Suicide at Railroad Crossings

Between 2014 and 2018, more than 1,500 people across the U.S. either committed or attempted suicide in incidents connected to railroads. More than 13% of these occurred at railroad crossings.

Although nearly twice as common among men than women, suicide at railroad crossings was highest in Kansas, Illinois, Indiana, and California based on the number of incidents per 100,000 people in each state. These railroad incidents were more common in spring and summer, with more than 1 in 10 taking place in July and nearly as many in March and May.

Frequency of Accidents and Fatalities

According to Operation Lifesaver, a driver or passenger is about 20 times more likely to die in a collision with a train than in a collision with another vehicle. In 2018, there were over 2,200 highway-rail collisions, and roughly 1 in 10 of these incidents was estimated to have resulted in a fatality. In some states, the percentage of fatal accidents involving a moving train was much higher than the national average between 2014 and 2018.

In Texas, there were over 1,200 collisions on railroads between 2014 and 2018, but fewer than 8% resulted in a fatality. While there were fewer railroad accidents in California, nearly 29% of the state’s 801 incidents ended in death.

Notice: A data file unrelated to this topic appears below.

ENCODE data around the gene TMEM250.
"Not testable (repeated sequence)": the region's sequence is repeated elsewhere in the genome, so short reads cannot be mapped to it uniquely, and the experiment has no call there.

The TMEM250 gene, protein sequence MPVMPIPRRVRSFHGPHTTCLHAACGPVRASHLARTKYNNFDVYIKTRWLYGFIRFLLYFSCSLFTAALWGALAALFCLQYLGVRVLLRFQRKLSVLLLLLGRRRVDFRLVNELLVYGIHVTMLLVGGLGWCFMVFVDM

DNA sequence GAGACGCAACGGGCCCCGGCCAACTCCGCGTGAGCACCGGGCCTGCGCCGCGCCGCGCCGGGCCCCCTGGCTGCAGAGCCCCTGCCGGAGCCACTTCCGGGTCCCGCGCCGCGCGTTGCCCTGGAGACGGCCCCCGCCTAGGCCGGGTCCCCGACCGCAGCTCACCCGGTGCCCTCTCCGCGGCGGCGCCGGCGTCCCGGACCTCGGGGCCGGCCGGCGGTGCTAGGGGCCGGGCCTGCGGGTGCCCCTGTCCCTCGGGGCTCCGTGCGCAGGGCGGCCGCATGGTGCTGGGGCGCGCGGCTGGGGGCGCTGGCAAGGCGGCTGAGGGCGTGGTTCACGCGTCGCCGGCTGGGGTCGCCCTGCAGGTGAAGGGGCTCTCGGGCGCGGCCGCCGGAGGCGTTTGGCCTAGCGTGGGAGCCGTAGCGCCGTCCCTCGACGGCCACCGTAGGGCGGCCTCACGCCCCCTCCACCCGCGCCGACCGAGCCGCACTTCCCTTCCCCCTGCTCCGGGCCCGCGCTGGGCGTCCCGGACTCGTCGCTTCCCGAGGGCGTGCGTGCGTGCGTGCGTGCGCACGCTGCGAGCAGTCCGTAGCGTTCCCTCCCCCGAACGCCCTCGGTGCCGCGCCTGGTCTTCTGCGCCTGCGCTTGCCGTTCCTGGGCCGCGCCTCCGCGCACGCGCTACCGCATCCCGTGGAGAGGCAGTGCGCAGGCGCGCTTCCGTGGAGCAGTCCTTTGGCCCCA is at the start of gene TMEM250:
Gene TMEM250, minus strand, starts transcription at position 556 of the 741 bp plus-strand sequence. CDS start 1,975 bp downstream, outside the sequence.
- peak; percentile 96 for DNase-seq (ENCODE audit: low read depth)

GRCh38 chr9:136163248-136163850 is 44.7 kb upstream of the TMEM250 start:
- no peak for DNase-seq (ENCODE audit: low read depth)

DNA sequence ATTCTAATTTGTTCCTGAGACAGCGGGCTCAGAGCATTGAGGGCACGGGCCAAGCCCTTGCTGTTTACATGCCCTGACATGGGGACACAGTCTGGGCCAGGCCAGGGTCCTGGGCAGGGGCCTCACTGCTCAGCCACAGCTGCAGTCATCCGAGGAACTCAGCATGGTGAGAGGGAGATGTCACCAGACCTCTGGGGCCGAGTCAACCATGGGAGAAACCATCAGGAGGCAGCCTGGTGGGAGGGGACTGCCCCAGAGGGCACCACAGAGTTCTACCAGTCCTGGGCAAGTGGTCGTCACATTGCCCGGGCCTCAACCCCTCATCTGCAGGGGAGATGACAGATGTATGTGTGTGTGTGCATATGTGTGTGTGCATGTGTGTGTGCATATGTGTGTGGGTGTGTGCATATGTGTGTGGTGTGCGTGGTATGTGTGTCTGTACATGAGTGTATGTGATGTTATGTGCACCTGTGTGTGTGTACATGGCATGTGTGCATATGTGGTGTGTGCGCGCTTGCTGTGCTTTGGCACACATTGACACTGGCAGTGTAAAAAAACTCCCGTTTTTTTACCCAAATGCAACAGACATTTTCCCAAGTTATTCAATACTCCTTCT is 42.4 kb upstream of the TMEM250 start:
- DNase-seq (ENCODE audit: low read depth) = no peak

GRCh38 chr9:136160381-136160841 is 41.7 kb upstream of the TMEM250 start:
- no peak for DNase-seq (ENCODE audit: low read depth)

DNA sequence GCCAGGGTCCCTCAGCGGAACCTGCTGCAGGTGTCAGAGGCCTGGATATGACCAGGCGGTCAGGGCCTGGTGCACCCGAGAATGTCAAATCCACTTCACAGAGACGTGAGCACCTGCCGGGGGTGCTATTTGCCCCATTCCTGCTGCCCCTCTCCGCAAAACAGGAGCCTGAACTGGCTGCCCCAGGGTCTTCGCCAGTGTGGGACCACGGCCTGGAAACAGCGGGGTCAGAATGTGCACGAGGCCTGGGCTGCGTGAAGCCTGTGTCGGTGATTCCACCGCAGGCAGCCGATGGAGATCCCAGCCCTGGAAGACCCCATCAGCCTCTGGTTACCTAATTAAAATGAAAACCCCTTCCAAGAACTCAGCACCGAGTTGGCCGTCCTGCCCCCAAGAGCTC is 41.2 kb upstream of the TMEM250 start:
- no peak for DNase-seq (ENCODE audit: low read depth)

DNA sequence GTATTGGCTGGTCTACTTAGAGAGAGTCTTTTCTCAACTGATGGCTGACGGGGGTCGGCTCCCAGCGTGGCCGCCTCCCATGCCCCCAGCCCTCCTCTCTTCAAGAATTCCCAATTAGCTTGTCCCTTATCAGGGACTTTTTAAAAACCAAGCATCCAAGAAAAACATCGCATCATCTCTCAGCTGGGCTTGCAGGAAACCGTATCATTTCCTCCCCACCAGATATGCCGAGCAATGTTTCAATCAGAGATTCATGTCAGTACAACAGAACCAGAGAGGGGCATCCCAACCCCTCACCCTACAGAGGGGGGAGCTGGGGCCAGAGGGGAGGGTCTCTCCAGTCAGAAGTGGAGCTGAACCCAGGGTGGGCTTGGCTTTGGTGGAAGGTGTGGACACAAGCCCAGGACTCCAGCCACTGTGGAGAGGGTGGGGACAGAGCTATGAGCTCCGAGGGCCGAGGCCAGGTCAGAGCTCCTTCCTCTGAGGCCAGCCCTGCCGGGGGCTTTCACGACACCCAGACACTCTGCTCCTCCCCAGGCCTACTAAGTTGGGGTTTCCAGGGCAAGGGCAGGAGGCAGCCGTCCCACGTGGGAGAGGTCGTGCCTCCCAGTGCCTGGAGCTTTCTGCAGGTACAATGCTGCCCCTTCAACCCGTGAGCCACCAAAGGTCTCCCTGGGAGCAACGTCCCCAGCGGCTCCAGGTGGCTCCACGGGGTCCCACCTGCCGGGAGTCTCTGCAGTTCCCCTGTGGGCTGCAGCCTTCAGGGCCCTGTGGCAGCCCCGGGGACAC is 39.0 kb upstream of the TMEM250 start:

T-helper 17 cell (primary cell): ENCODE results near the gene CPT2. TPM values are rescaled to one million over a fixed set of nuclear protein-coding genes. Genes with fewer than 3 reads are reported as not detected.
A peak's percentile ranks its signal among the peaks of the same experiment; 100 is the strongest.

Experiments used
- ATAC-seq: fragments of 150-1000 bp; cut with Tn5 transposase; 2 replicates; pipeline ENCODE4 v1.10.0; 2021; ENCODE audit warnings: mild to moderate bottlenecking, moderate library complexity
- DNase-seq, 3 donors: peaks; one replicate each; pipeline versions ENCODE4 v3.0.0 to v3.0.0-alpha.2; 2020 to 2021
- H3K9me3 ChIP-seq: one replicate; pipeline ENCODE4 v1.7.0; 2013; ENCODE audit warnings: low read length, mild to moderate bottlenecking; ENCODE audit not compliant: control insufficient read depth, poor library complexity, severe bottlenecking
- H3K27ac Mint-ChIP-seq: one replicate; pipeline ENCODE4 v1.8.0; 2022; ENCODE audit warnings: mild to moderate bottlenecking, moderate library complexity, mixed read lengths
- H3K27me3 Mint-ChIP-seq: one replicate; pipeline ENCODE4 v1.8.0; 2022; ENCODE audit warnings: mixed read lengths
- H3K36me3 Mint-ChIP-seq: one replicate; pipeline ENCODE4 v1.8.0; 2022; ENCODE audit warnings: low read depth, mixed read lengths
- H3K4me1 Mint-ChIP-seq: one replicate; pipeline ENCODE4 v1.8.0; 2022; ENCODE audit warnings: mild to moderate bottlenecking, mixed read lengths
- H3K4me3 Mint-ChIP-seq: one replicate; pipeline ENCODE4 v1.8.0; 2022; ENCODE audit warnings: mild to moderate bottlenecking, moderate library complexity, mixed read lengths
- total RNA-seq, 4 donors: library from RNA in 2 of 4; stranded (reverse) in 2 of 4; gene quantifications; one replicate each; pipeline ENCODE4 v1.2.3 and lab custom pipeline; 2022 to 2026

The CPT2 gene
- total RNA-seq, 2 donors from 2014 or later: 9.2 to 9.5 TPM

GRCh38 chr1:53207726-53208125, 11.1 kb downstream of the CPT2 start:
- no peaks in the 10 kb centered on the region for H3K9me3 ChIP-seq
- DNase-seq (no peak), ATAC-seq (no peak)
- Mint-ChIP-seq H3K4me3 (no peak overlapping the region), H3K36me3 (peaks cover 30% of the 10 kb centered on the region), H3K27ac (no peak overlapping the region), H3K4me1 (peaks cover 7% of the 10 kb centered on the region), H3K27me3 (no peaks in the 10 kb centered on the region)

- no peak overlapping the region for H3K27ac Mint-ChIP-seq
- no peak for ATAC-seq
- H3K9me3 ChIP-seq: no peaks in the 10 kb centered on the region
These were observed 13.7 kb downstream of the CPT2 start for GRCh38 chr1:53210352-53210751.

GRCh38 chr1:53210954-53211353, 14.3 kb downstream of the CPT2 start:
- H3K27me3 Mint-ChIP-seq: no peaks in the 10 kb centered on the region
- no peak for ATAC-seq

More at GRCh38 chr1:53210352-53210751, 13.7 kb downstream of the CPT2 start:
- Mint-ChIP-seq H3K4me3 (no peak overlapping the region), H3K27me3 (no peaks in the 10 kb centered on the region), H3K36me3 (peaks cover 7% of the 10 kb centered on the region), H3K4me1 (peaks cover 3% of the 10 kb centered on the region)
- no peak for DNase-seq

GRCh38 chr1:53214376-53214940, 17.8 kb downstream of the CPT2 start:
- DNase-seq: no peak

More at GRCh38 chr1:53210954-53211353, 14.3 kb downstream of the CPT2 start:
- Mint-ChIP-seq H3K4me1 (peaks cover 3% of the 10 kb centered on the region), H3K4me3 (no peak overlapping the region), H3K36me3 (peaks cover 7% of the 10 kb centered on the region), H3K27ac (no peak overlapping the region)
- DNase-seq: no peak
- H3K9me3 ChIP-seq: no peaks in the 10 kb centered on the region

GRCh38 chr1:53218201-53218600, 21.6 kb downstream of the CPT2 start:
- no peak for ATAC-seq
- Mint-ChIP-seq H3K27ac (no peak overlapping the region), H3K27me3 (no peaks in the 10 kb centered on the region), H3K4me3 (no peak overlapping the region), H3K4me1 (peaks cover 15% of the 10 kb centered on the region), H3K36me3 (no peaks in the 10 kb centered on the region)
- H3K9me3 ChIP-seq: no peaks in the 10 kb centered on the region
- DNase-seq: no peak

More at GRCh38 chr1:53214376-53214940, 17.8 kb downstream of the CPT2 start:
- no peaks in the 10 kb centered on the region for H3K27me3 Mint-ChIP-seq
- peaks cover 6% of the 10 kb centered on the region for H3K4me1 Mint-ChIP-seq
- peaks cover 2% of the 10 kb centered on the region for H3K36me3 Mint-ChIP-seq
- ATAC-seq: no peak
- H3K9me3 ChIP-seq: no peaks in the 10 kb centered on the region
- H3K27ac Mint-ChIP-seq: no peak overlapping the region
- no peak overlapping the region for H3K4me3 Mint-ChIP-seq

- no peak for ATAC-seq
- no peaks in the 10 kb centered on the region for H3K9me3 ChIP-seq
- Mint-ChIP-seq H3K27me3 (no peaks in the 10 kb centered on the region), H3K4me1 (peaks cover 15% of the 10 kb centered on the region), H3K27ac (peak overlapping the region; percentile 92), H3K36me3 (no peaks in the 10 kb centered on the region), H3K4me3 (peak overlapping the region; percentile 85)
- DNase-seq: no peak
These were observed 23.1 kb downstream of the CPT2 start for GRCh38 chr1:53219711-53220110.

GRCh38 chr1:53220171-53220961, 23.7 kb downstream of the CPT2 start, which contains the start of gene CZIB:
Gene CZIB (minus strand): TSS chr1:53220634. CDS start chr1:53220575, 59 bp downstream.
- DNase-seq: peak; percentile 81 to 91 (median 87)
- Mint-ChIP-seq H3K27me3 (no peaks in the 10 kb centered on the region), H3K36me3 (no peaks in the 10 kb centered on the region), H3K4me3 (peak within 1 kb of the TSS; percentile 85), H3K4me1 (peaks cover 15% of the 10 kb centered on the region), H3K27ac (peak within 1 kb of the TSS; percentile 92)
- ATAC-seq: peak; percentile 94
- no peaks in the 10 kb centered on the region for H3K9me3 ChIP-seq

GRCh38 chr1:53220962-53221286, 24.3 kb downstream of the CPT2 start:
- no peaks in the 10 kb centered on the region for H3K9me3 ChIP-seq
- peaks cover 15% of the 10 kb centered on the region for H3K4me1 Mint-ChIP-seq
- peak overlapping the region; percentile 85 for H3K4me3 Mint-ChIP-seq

Between 2014 and 2018, there were 25 incidents in Fresno, California, although collisions are so common in California that lawmakers have drafted plans to build new crossings so that trains and cars don’t travel on the same roads. Along the 134 Freeway in California, experts attribute higher rates of accidents and fatalities to big trucks creating blind spots for drivers that may pose a hazardous threat with oncoming train traffic.

Similarly, 24% of the 67 collisions in Utah were fatal, followed by around 22% of collisions in Massachusetts and New Mexico.

Dangerous Regions for Railroad Accidents

From “train hopping” where pedestrians jump from one moving train to another to photographers looking for a closer glimpse at these moving mammoths, many accidents and fatalities involving railroads are avoidable. As a driver, passenger, or pedestrian, it’s crucial to be cognizant of rail safety and the dangers of ignoring safety signals of approaching trains.

Across the country, five states had the highest number of injuries between 2014 and 2018 relative to their number of railroad incidents. Led by Delaware where 40% of collisions resulted in an injury, we found similar rates of bodily harm in Mississippi (34%), Alabama (33%), Minnesota (over 32%), and Wisconsin (nearly 32%).

In contrast, some states had a much lower likelihood of train accidents resulting in injury. Wyoming (14%) and Washington (19%) both had the lowest rates of railroad injuries between 2014 and 2018 based on their total number of collisions with motorists or pedestrians. Concurrently, Montana (almost 21%), Oregon (nearly 21%), California (almost 21%), and Maryland (nearly 22%) had among the lowest number of injuries when compared to the total number of incidents between 2014 and 2018.

Regional Rates of Railroad Incidents

Coming into contact with a moving train is equally dangerous no matter where you are. Still, according to the Federal Railroad Administration data from 2014 to 2018, some crossings are significantly more likely to witness these accidents than others.